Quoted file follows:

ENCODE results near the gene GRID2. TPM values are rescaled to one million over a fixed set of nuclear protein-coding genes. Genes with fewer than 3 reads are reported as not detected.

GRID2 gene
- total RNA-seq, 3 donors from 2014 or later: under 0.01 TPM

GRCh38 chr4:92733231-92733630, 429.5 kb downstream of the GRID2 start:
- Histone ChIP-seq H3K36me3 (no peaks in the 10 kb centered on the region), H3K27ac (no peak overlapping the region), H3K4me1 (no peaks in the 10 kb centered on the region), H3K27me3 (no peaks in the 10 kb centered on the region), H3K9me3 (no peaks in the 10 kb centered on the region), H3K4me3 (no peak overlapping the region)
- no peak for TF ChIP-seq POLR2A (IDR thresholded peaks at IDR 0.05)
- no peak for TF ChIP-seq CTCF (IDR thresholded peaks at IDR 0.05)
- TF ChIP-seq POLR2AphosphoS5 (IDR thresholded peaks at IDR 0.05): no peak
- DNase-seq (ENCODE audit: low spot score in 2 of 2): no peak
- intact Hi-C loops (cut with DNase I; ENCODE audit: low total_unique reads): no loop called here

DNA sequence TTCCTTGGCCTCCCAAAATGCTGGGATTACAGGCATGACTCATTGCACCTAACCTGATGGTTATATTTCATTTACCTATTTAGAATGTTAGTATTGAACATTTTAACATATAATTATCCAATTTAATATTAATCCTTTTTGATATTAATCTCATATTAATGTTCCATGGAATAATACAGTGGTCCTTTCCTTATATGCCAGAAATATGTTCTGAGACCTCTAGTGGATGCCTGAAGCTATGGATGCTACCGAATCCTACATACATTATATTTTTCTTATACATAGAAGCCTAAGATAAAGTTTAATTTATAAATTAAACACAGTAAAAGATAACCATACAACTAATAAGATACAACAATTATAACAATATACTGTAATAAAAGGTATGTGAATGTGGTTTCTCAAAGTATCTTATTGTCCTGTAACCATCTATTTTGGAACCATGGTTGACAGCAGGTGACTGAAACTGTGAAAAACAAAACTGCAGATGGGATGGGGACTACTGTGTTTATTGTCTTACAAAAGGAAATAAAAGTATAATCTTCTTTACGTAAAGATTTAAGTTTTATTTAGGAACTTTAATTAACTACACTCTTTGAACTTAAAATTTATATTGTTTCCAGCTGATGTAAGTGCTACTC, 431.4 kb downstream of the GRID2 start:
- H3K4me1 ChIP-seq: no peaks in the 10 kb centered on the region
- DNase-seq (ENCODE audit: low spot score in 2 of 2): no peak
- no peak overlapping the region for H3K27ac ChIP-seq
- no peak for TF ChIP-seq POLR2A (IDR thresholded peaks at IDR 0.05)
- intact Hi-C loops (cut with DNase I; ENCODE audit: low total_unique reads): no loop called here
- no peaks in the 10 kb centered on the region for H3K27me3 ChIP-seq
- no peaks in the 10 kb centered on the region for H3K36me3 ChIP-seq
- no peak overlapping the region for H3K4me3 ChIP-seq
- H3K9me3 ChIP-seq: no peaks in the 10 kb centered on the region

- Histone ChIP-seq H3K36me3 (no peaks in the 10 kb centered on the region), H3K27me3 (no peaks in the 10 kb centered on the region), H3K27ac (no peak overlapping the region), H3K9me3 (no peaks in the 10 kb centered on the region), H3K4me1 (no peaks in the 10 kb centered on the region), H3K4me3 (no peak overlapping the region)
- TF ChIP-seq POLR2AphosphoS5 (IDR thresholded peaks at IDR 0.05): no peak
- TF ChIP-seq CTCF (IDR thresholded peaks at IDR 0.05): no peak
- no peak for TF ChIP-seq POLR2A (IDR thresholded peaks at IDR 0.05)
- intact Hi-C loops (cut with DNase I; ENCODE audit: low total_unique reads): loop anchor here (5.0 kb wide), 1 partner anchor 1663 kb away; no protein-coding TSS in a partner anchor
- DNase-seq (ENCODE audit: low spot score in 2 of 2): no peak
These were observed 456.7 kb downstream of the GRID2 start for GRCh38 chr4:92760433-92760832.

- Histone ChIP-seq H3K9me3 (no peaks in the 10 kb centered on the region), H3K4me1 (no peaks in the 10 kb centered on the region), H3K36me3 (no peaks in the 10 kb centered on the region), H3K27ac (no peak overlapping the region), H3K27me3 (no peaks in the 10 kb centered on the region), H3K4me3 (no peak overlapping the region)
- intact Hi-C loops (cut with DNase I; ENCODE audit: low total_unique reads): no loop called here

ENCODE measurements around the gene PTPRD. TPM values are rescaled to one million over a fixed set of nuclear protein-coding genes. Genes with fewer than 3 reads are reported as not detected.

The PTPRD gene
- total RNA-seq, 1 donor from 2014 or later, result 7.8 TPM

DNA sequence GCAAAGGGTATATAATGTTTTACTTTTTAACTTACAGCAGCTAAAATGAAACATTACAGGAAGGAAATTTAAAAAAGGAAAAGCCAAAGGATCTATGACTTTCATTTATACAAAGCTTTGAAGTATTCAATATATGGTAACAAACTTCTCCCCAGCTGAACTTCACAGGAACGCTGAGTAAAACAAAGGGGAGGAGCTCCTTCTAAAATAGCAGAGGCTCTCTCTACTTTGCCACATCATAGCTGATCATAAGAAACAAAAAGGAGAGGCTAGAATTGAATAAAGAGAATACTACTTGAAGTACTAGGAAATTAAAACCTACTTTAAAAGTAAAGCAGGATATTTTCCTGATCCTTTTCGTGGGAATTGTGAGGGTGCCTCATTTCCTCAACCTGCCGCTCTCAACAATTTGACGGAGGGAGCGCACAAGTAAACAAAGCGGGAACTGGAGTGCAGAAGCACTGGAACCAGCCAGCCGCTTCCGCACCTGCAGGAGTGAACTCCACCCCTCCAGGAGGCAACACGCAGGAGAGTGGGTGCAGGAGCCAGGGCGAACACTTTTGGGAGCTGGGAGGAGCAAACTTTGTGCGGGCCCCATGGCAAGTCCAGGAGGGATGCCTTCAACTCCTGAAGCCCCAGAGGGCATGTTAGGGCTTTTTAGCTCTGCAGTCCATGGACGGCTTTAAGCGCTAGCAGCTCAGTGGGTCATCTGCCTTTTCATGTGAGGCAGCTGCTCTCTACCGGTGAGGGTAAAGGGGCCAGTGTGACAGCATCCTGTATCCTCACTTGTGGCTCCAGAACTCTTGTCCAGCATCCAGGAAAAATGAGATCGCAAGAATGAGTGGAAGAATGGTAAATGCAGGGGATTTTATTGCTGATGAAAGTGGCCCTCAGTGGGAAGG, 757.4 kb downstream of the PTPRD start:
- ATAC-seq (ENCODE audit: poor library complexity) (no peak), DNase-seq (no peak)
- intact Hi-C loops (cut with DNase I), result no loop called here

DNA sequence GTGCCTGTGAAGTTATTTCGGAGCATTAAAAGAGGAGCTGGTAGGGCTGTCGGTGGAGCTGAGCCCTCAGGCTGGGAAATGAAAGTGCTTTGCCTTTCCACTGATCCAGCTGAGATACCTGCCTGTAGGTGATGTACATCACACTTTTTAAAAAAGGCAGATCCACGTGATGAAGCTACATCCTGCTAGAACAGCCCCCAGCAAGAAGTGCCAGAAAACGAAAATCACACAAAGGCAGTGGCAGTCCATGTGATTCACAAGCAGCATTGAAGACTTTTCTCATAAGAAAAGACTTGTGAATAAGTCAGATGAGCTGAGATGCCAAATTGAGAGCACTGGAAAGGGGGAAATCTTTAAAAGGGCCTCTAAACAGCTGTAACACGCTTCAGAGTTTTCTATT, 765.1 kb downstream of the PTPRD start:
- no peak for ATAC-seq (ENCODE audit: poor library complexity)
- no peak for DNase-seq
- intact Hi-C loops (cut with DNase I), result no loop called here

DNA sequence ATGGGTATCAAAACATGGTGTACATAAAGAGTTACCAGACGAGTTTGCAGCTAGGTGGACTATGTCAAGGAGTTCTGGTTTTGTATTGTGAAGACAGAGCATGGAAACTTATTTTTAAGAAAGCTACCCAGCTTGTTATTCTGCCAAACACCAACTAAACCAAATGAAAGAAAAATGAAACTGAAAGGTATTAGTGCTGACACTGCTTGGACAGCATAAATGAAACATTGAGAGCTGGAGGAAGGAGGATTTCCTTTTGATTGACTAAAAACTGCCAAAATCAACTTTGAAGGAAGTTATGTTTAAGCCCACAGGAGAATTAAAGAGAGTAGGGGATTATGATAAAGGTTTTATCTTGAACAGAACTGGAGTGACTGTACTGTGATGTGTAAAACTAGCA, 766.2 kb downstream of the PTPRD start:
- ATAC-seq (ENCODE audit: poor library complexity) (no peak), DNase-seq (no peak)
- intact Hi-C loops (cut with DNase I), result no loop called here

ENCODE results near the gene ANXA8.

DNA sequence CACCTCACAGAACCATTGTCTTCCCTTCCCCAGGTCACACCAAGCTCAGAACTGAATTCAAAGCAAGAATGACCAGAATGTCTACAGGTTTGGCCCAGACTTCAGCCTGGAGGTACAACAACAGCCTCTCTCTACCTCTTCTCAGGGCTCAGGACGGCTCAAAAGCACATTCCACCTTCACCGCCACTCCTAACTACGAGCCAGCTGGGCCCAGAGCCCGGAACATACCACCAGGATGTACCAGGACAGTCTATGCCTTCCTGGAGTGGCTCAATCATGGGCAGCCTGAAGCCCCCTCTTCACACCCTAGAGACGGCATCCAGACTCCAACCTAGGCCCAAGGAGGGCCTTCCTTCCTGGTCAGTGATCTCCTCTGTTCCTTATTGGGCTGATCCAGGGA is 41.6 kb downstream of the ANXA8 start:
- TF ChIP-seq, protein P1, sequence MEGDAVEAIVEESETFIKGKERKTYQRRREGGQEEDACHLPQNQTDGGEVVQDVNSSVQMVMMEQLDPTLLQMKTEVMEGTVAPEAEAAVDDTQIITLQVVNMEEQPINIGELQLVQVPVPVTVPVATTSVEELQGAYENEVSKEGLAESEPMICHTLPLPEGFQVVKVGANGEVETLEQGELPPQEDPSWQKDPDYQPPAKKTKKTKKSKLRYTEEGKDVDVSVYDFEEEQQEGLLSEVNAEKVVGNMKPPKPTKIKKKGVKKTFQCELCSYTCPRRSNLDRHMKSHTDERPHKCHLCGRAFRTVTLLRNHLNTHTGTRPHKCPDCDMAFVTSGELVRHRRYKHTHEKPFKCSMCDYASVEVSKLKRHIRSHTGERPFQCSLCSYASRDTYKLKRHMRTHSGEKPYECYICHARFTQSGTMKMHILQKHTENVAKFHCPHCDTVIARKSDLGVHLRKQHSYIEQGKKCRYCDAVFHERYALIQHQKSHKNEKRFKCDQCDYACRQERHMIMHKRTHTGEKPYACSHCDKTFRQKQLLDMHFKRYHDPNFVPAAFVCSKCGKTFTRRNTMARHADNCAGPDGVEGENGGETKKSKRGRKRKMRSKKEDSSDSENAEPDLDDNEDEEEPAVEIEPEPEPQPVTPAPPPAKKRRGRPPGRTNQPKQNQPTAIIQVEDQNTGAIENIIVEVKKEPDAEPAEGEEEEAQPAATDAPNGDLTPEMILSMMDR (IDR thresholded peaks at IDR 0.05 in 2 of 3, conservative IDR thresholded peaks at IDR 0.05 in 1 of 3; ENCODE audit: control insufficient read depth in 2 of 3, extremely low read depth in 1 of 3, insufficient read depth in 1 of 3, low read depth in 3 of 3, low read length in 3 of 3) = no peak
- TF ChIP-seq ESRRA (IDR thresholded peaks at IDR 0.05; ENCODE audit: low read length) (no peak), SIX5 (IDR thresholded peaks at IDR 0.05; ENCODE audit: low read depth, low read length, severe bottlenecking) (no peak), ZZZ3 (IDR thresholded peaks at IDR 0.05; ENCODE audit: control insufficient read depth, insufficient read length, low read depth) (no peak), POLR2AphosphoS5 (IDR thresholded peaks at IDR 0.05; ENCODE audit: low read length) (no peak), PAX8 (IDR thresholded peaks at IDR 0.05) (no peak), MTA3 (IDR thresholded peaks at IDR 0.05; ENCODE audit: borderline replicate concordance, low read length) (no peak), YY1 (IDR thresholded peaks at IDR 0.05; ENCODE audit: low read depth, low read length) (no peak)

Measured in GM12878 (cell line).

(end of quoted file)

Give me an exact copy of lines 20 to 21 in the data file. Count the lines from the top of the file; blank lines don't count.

- H3K9me3 ChIP-seq: no peaks in the 10 kb centered on the region

- Histone ChIP-seq H3K36me3 (no peaks in the 10 kb centered on the region), H3K27me3 (no peaks in the 10 kb centered on the region), H3K27ac (no peak overlapping the region), H3K9me3 (no peaks in the 10 kb centered on the region), H3K4me1 (no peaks in the 10 kb centered on the region), H3K4me3 (no peak overlapping the region)